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21 results found
Biodiversity mapping (e.g., the Gap Analysis Program [GAP]), in which vegetative features and categories of land use are mapped at coarse spatial scales, has been proposed as a reliable tool for land use decisions (e.g., reserve identification, selection, and design). This implicitly assumes that…
Author(s): M.J. Conroy, B.R. Noon
Keywords: biological diversity, conservation, decision theory, gap analysis, GIS, landscape modeling, mapping, population modeling, reserve design, sampling, scaling
Source: Ecological Applications. 6(3): 763-773
Year: 1996
The range and variation of historical landscape dynamics could provide a useful reference for designing fuel treatments on today's landscapes. Simulation modeling is a vehicle that can be used to estimate the range of conditions experienced on historical landscapes. A landscape fire succession…
Author(s): Robert E. Keane, Lisa M. Holsinger, Sarah D. Pratt
Keywords: Historical range and variation (HRV), simulation modeling, LANDSUM, landscape modeling, landscape fire ecology, spatial modeling
Source: Gen. Tech. Rep. RMRS-GTR-171. Fort Collins, CO: U.S. Department of Agriculture, Forest Service, Rocky Mountain Research Station. 73 p.
Year: 2006
Fire managers are now realizing that wildfires can be beneficial because they can reduce hazardous fuels and restore fire-dominated ecosystems. A software tool that assesses potential beneficial and detrimental ecological effects from wildfire would be helpful to fire management. This paper…
Author(s): Robert E. Keane, Eva Karau
Keywords: landscape modeling, historical range and variability, fire effects, fire severity, vegetation succession
Source: Ecological Modelling. 221: 1162-1172.
Year: 2010
We develop an integrated model to predict private land-use decisions in response to policy incentives designed to increase the provision of carbon sequestration and species conservation across heterogeneous landscapes. Using data from the Willamette Basin, Oregon, we compare the provision of carbon…
Author(s): Erik Nelson, Stephen Polasky, David J. Lewis, Andrew J. Plantinga, Eric Lonsdorf, Denis White, David Bael, Joshua Lawler
Keywords: conservation payments, ecosystem services, landscape modeling, private landowners, land-use change
Source: PNAS, Vol. 105(28): 9471-9476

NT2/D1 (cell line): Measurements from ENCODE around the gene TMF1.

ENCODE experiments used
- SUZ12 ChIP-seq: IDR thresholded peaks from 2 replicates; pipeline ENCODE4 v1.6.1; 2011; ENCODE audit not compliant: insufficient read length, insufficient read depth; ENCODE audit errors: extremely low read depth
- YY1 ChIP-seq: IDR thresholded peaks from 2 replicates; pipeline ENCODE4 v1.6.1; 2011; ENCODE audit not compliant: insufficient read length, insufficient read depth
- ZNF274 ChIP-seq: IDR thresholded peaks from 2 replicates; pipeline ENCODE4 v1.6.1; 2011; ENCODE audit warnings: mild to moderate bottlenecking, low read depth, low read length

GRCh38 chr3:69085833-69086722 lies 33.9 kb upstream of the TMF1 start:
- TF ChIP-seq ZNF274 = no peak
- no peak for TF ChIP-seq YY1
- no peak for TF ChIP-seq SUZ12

Year: 2008
Forest management affects the quality and availability of roost sites for forest-dwelling bats, but information on roost selection beyond the scale of individual forest stands is limited. We evaluated effects of topography (elevation, slope, and proximity of roads and streams), forest habitat class…
Author(s): Roger W. Perry, Ronald E. Thill, David M. Leslie
Keywords: Arkansas, bats, Eptesicus fuscus, forest management, landscape modeling, Lasiurus, Myotis sptenrionalis, Nycticeius humeralis, Perimyotis subflavus, roost selection
Source: Journal of Wildlife Management. 74(4): 913-925
Year: 2008
A common approach to land use change analyses in multidisciplinary landscape-level studies is to delineate discrete forest and non-forest or urban and non-urban land use categories to serve as inputs into sets of integrated sub-models describing socioeconomic and ecological processes. Such discrete…
Author(s): Jeffrey D. Kline, David L. Azuma, Alissa Moses
Keywords: Ecological economics, forest/urban interface, land use change, landscape modeling, western Oregon, USA
Source: Landscape Ecology. 18:347-361
Year: 2003
Restoration planning, evaluation, and implementation are important in areas where abiotic disturbances (e.g., wildfires, hurricanes, and ice storms), biotic disturbances (e.g., outbreaks of native and exotic invasive pests and diseases), and anthropogenic disturbances (e.g., harvesting, planting,…
Author(s): Weimin Xi, Robert N. Coulson, John D. Waldron, Maria D. Tchakerian, Charles W. Lafon, David M. Cairns, Andrew G. Birt, Kier D. Klepzig
Keywords: landscape modeling, forest restoration, southern pine beetle, LANDIS model, desired future forest conditions, southern Appalachian Mountains
Source: Journal of Forestry: 191-198
Year: 2009
Reliable predictions of the effects changing climate and disturbance regimes will have on forest ecosystems are crucial for effective forest management. Current fire and climate research in forest ecosystem and community ecology offers data and methods that can inform such predictions. However,…
Author(s): Samuel A. Cushman, Donald McKenzie, David L. Peterson, Jeremy Littell, Kevin S. McKelvey
Keywords: fire, climate change, landscape modeling, scaling, temporal dynamics
Source: 21st Annual Symposium of the United States Regional Chapter of the International Association for Landscape Ecology, March 28-31, San Diego, CA. 66 p.
Year: 2006
In forested, mountain landscapes where debris flows are common, valley-spanning debris dams formed by debris-flow deposition are a common feature of headwater valleys. In this paper, we examine how wood and boulder steps, i.e., debris dams, affect longitudinal profile relief and gradient at the…
Author(s): S.T. Lancaster, G.E. Grant
Keywords: Debris dams, landscape modeling, topography
Source: Geomorphology. 82: 84-97
Year: 2005
As landscape-scale assessments and modeling become a more common method for evaluating alternatives in integrated resource management, new techniques are needed to display and evaluate outcomes for large numbers of stands over long periods. In this proof of concept, we evaluate the potential to…
Author(s): R. James Barbour, Ryan Singleton, Douglas A. Maguire
Keywords: forest products, ecological restoration, wood supply, cost, revenue, GIS, landscape analysis, landscape modeling, ecosystem management
Source: Landscape and Urban Planning. 80: 237-248.
Year: 2007